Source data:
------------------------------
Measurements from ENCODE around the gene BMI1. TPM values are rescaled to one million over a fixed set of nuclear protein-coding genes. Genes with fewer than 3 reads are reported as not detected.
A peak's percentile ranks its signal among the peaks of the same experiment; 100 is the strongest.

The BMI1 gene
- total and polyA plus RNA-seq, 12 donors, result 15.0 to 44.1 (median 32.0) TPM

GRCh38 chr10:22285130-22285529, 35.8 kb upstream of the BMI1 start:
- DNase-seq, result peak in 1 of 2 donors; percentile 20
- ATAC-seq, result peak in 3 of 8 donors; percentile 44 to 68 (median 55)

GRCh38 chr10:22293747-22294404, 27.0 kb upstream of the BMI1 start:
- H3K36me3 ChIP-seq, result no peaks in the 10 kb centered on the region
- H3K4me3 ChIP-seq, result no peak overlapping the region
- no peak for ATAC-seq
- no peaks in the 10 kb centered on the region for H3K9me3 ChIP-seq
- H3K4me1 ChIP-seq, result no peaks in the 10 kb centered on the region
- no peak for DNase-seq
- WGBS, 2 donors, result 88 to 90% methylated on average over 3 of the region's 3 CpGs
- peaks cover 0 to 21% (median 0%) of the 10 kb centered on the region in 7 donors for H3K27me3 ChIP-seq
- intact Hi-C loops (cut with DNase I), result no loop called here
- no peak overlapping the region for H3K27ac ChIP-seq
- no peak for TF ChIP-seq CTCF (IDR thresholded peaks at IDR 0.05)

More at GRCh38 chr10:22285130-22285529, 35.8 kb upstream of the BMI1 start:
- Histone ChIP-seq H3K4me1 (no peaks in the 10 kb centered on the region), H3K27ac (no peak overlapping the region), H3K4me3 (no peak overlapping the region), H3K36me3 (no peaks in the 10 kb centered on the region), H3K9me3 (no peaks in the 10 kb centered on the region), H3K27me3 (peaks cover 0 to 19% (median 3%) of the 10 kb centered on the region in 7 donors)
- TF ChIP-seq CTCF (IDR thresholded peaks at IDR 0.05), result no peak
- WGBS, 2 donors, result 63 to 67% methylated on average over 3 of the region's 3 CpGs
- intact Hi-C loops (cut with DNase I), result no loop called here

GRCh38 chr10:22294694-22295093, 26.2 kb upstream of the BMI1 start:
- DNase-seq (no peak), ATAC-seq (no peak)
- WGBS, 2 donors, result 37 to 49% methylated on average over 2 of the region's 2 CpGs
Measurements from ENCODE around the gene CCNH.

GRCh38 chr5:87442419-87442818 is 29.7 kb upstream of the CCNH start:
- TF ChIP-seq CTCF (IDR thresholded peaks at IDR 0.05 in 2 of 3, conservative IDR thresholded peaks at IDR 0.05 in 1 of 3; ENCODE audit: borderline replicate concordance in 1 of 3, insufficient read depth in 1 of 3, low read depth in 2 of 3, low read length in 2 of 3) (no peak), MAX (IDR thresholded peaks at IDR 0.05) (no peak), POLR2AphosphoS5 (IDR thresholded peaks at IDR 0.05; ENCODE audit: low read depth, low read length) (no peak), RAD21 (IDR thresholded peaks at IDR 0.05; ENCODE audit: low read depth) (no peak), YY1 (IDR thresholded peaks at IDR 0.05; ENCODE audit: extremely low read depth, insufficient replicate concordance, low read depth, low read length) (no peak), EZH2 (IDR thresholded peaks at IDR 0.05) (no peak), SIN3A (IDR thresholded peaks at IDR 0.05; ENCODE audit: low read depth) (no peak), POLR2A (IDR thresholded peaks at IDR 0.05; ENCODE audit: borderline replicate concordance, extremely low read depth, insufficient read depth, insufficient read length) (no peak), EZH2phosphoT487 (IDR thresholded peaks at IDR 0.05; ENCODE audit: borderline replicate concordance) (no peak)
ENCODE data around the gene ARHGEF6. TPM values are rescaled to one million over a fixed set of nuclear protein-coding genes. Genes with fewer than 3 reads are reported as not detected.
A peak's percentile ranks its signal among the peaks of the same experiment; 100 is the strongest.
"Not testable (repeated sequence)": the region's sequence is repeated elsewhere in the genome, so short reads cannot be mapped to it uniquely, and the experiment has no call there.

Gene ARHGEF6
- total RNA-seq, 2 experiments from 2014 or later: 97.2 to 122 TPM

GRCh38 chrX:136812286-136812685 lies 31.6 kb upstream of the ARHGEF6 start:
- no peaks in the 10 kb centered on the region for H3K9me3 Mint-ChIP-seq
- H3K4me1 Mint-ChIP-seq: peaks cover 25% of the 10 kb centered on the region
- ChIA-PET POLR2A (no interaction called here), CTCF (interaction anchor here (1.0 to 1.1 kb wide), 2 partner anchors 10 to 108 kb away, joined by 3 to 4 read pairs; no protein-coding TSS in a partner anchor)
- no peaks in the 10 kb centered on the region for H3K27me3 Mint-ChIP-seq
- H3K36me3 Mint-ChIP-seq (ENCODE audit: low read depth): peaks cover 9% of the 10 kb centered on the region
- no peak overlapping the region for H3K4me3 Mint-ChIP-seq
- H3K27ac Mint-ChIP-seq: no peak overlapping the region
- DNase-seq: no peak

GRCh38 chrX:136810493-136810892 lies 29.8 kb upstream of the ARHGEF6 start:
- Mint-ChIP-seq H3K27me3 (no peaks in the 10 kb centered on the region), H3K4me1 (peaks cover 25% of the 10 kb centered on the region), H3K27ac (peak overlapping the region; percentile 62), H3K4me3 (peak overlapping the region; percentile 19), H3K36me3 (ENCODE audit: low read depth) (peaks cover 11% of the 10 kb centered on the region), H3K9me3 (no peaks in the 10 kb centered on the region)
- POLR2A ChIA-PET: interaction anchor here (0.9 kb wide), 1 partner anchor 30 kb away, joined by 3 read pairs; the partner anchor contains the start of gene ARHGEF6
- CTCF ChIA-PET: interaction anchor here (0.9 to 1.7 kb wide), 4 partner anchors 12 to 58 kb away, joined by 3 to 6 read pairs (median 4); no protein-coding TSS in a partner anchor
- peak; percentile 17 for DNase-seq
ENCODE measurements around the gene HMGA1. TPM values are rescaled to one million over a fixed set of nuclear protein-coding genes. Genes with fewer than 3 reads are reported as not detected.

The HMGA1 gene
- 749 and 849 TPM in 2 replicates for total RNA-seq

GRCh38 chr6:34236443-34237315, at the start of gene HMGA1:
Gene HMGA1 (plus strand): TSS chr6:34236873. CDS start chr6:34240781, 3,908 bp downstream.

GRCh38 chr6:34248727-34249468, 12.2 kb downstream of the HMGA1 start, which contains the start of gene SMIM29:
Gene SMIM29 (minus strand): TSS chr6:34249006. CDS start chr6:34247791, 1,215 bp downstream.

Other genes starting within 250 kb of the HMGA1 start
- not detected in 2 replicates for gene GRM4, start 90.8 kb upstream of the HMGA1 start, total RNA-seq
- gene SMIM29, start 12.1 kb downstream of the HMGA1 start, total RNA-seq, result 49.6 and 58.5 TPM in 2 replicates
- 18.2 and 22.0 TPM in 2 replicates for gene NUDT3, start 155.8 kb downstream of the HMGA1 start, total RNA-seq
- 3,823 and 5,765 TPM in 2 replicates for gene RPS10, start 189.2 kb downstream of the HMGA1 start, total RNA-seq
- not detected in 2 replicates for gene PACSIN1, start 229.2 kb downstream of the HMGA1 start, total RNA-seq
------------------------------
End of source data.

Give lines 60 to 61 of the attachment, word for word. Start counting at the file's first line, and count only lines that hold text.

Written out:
- 18.2 and 22.0 TPM in 2 replicates for gene NUDT3, start 155.8 kb downstream of the HMGA1 start, total RNA-seq
- 3,823 and 5,765 TPM in 2 replicates for gene RPS10, start 189.2 kb downstream of the HMGA1 start, total RNA-seq